Tuesday, September 7, 2010


You know the old saying, "When life gives you tomatoes, make tomato sauce."

Well, maybe not quite.

But that is what I've been doing with the pounds and pounds of tomatoes from the farm. There are slicing tomatoes--eight pounds today, and heirloom tomatoes--another eight pounds, and plum tomatoes, and grape tomatoes, and itty bitty yellow tomatoes the size of currants. They are all so good. And even though they are overflowing my counters--thank goodness they don't need refrigeration--I am not one to turn tomatoes away. Most of the large tomatoes have been sliced and used on burgers and sandwiches. The heirloom tomatoes have been chopped and made into salads; the itty bitty tomatoes have been consumed by my son who was tickled pink that they were so tiny and delicious.

But that still leaves, oh, about 30 more pounds of tomatoes. And they just keep coming. So. There is only one thing to do with so much goodness: make tomato sauce. I've never made tomato sauce before because frankly, jarred tomato sauce is cheap and requires so little work. And even if you don't like prepared tomato sauce, regular canned tomatoes cooked with some herbs and spices are cheaper than buying fresh tomatoes by the pound and making your own. If I weren't receiving pounds and pounds of tomatoes from my CSA, I wouldn't spend $20 on tomatoes just to make one quart of sauce.

But here I am, making sauce. Last week, before I went on vacation, I had about six pounds of grape tomatoes. Now, grape tomatoes aren't normally used for making sauce since you usually blanch the tomatoes and then peel the skin. Can you imagine peeling 300 grape tomatoes? I think not. There is a different way and I found it in a book called, Can I Freeze It?. It's so easy and comes out really well.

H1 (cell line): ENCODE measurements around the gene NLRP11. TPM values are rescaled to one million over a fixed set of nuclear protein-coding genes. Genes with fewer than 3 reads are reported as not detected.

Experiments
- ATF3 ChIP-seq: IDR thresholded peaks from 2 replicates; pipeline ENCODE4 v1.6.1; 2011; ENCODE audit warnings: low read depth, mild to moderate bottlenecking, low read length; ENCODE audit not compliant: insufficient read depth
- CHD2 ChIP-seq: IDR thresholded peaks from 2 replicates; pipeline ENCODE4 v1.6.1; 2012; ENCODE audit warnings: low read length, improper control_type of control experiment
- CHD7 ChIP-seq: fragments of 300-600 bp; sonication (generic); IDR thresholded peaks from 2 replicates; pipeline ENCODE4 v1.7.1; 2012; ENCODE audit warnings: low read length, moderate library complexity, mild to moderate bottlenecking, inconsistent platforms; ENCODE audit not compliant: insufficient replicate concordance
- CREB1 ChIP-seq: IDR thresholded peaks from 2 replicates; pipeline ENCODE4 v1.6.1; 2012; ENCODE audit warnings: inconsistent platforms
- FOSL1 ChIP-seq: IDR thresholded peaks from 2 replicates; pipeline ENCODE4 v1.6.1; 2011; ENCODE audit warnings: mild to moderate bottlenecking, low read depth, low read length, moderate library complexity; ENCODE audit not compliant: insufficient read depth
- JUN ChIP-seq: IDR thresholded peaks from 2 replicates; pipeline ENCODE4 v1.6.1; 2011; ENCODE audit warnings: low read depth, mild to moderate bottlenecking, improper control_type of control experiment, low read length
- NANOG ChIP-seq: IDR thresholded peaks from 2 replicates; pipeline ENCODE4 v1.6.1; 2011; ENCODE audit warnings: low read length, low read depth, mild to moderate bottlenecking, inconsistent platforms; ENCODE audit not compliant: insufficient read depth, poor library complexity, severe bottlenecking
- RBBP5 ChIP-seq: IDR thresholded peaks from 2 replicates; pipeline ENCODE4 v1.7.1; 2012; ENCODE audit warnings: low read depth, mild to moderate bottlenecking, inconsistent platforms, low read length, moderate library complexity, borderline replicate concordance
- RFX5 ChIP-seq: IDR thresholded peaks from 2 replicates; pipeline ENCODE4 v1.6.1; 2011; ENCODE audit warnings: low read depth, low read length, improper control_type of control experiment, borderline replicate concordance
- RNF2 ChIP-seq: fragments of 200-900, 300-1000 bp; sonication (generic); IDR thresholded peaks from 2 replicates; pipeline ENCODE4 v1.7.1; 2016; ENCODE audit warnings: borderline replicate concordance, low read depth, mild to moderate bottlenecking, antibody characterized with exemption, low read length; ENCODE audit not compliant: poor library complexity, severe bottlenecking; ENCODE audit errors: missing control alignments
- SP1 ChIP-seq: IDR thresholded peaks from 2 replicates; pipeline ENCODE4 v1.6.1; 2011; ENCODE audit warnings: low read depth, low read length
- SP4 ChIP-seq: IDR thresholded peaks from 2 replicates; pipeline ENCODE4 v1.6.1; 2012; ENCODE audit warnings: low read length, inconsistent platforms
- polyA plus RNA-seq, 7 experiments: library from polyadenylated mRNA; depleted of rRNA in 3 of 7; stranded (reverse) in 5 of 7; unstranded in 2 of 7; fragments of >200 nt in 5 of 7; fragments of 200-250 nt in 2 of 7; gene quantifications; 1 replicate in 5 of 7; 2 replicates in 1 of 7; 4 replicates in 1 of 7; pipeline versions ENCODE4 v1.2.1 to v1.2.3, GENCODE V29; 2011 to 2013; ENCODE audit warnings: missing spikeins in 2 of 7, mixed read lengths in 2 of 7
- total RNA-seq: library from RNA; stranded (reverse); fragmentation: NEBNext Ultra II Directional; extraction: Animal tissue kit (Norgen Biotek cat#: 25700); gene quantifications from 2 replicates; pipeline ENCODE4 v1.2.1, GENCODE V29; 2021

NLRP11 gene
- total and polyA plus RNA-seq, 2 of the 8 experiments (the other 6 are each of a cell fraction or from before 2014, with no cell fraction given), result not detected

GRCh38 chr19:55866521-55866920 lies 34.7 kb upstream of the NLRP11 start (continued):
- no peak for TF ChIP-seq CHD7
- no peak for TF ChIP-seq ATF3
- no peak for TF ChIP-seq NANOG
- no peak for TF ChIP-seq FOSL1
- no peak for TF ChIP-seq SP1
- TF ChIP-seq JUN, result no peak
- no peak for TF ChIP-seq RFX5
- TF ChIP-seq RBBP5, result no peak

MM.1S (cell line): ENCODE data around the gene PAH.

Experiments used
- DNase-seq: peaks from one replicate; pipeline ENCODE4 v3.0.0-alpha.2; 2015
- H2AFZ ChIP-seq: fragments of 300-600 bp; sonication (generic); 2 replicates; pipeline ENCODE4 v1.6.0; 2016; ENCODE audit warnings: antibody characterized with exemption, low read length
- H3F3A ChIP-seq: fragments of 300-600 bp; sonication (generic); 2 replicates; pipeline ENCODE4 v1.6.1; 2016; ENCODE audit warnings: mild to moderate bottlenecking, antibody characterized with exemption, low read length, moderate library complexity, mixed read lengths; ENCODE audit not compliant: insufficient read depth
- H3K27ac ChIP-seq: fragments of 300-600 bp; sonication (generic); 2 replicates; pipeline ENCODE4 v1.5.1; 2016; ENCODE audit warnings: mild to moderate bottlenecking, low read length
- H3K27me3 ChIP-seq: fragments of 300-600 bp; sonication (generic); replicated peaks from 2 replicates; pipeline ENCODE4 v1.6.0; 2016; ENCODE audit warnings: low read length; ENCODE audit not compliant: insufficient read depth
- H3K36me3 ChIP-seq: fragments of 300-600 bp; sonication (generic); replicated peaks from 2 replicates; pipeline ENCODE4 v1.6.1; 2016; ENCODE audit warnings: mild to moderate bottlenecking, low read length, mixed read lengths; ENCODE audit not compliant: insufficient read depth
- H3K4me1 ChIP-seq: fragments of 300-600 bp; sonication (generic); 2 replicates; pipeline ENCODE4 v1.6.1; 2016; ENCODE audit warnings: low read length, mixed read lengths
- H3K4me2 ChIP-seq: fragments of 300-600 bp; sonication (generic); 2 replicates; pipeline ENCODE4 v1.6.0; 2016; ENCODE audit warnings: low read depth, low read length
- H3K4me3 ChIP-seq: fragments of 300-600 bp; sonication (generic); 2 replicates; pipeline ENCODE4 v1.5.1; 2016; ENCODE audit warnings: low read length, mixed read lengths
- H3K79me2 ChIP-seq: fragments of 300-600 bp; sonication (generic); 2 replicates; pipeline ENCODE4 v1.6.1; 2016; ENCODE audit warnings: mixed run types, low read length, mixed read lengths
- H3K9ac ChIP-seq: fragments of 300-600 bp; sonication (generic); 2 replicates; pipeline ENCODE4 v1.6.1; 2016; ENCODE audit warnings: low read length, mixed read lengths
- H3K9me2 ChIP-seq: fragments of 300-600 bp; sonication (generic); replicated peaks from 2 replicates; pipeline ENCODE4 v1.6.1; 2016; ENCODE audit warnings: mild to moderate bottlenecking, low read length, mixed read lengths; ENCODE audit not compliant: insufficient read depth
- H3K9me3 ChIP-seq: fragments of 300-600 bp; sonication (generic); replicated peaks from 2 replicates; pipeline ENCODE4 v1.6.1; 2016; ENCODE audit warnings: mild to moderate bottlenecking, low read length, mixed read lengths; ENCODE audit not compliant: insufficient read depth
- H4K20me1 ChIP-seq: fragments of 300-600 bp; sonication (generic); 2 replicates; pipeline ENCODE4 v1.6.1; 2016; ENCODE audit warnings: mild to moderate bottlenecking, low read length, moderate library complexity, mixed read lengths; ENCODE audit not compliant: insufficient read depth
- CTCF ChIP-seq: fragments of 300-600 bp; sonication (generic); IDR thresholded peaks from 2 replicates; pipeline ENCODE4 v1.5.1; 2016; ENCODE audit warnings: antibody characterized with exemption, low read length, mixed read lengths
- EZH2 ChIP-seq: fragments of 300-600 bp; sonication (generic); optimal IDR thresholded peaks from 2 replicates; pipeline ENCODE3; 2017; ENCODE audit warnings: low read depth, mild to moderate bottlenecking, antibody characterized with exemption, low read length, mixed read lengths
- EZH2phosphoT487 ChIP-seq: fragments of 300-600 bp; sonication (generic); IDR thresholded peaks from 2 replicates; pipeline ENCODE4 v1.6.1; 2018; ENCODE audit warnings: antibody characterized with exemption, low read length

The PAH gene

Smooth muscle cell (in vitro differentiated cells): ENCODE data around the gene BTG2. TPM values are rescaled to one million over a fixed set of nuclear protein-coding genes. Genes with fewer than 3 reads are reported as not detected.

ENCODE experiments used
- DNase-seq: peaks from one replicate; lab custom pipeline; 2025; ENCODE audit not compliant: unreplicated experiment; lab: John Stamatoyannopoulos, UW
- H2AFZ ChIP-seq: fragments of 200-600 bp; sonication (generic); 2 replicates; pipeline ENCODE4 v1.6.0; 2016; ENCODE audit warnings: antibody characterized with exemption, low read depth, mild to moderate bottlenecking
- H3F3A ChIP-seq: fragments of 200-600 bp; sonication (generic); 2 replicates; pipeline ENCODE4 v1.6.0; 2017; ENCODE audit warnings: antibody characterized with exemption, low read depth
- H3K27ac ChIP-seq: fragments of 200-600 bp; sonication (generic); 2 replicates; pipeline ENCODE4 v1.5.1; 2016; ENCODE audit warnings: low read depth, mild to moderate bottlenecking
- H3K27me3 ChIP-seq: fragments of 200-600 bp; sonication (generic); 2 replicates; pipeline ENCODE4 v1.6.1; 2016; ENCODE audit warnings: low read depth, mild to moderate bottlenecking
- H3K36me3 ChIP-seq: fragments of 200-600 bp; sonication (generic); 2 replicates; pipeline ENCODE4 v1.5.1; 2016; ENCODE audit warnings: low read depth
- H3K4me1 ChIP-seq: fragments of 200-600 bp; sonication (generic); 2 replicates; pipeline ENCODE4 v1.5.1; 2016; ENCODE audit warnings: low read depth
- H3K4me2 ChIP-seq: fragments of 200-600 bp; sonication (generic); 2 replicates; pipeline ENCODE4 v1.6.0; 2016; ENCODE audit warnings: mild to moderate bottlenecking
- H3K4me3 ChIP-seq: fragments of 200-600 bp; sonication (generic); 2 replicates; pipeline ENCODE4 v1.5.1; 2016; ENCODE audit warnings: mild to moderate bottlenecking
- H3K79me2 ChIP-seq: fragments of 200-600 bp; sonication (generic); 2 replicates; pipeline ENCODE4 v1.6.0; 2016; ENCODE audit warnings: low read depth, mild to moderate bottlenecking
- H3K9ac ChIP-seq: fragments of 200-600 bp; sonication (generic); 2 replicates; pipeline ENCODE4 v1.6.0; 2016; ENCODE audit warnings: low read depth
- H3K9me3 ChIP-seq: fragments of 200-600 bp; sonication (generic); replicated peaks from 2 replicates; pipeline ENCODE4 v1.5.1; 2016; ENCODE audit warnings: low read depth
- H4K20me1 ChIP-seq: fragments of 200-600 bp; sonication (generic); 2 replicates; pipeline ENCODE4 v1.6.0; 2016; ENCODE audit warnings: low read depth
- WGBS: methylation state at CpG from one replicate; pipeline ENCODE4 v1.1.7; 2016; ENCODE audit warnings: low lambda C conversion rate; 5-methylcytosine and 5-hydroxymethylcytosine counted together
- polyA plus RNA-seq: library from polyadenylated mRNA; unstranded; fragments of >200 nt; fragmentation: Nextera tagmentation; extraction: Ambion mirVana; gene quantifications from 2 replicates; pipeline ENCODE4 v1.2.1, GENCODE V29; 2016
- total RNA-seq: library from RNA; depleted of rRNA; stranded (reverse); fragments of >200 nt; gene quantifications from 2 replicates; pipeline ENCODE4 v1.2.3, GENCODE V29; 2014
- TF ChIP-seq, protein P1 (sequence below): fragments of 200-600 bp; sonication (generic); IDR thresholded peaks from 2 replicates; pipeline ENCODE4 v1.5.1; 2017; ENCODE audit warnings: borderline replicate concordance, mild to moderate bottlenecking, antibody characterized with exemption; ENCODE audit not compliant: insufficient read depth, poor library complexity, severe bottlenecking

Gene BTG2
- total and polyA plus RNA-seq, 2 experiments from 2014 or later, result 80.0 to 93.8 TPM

Tomato Sauce
(adapted from Can I Freeze It? by Susie Theodorou)

6-8 pounds of tomatoes (cherry or grape)
6 Tbsp. water

1. Put the cherry or grape tomatoes in a big pot. Add 6 tablespoons of water. Take a piece of parchment paper, crumple it and wet it. Smooth is out a bit and place directly on top of the tomatoes so that it's touching them. Cover. Set the heat to low and let them simmer for 30-60 minutes. They're done when a bunch of them have split. Drain and let cool a bit.

2. Puree in a blender or food processor.

3. Take a fine-meshed sieve and set it over a bowl. Working in small batches, pour the puree into the sieve and use a large spoon to force the puree through the sieve. I started doing this with a spoon but then switched to a ladle and the work went much faster. A regular spoon is fairly useless so get something really big. After pressing a bit, scrape the tomato sauce from underneath the sieve periodically to get as much as possible. After there's no more left to press, what you will have left in the sieve are the skins and seeds. You can dump those out.

4. Use immediately or freeze for later use. You can freeze in two-cup batches in quart-sized freezer bags or in larger batches in gallon bags. If you use it immediately, put the sauce in a pot and simmer with herbs and spices of your choice.

Since all I've done is freeze my sauce, I haven't yet tried making a pasta sauce out of it. I'm sure I will soon though!

1 comment:

  1. Hey! Also a member of the CSA and just made tomato sauce today from the pick-your-own "sauce tomatoes." I didn't know how to make fresh tomato sauce (even more embarrassing once I admit that I am an Italian-American) so I used to recipe on the Martha Stewart website. Yum!
    Great blog -- I check it from time to time to get some ideas.